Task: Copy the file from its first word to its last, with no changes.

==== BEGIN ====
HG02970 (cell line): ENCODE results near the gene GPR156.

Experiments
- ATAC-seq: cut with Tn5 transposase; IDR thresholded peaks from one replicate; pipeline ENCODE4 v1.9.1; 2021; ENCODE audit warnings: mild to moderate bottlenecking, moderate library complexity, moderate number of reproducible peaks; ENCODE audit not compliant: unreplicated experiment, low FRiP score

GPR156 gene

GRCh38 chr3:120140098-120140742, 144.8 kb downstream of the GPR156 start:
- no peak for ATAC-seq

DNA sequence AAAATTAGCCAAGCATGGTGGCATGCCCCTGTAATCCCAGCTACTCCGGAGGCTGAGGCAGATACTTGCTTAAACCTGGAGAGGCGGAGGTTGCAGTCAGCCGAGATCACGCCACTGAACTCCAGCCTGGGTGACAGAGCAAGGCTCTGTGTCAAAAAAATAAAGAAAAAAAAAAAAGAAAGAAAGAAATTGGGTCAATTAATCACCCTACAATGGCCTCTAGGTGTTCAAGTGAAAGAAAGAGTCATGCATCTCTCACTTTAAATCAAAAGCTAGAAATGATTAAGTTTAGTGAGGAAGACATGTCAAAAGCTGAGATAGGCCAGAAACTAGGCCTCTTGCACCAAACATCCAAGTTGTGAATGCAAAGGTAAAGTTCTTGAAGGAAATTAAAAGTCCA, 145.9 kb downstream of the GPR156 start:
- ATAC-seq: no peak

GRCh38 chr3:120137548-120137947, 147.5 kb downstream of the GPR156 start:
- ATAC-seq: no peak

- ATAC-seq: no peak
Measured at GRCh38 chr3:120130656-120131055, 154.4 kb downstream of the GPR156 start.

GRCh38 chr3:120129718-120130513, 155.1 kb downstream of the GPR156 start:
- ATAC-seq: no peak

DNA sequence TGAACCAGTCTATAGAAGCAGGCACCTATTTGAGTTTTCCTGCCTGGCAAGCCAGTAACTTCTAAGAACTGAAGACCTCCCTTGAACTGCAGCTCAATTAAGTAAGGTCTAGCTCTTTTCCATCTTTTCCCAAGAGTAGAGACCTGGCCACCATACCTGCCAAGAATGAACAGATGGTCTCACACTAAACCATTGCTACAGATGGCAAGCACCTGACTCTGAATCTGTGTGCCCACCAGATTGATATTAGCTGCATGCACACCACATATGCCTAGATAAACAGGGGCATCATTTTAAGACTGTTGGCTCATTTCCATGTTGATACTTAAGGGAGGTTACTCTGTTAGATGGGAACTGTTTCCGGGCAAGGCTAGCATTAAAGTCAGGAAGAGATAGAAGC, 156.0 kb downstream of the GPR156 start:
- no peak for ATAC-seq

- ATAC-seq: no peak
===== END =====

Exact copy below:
HG02970 (cell line): ENCODE results near the gene GPR156.

Experiments
- ATAC-seq: cut with Tn5 transposase; IDR thresholded peaks from one replicate; pipeline ENCODE4 v1.9.1; 2021; ENCODE audit warnings: mild to moderate bottlenecking, moderate library complexity, moderate number of reproducible peaks; ENCODE audit not compliant: unreplicated experiment, low FRiP score

GPR156 gene

GRCh38 chr3:120140098-120140742, 144.8 kb downstream of the GPR156 start:
- no peak for ATAC-seq

DNA sequence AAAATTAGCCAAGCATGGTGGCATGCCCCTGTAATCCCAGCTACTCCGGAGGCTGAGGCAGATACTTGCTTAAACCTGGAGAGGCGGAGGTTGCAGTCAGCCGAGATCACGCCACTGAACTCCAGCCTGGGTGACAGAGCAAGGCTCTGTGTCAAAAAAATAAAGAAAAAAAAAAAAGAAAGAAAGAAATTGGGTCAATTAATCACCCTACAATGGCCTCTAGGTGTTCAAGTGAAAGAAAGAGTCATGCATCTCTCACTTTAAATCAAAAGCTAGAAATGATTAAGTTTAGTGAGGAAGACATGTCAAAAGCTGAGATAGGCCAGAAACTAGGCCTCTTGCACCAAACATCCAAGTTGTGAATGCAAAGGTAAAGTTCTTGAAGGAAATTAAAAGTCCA, 145.9 kb downstream of the GPR156 start:
- ATAC-seq: no peak

GRCh38 chr3:120137548-120137947, 147.5 kb downstream of the GPR156 start:
- ATAC-seq: no peak

- ATAC-seq: no peak
Measured at GRCh38 chr3:120130656-120131055, 154.4 kb downstream of the GPR156 start.

GRCh38 chr3:120129718-120130513, 155.1 kb downstream of the GPR156 start:
- ATAC-seq: no peak

DNA sequence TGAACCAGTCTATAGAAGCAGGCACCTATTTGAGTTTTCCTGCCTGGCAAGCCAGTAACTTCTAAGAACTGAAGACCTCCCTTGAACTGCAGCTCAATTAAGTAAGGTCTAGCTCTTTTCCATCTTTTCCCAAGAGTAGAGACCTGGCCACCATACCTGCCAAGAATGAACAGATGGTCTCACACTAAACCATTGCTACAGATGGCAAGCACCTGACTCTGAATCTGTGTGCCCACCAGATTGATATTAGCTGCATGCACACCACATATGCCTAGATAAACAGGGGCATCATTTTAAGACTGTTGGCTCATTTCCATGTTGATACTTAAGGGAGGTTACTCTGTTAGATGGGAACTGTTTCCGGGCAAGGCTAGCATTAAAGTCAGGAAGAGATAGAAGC, 156.0 kb downstream of the GPR156 start:
- no peak for ATAC-seq

- ATAC-seq: no peak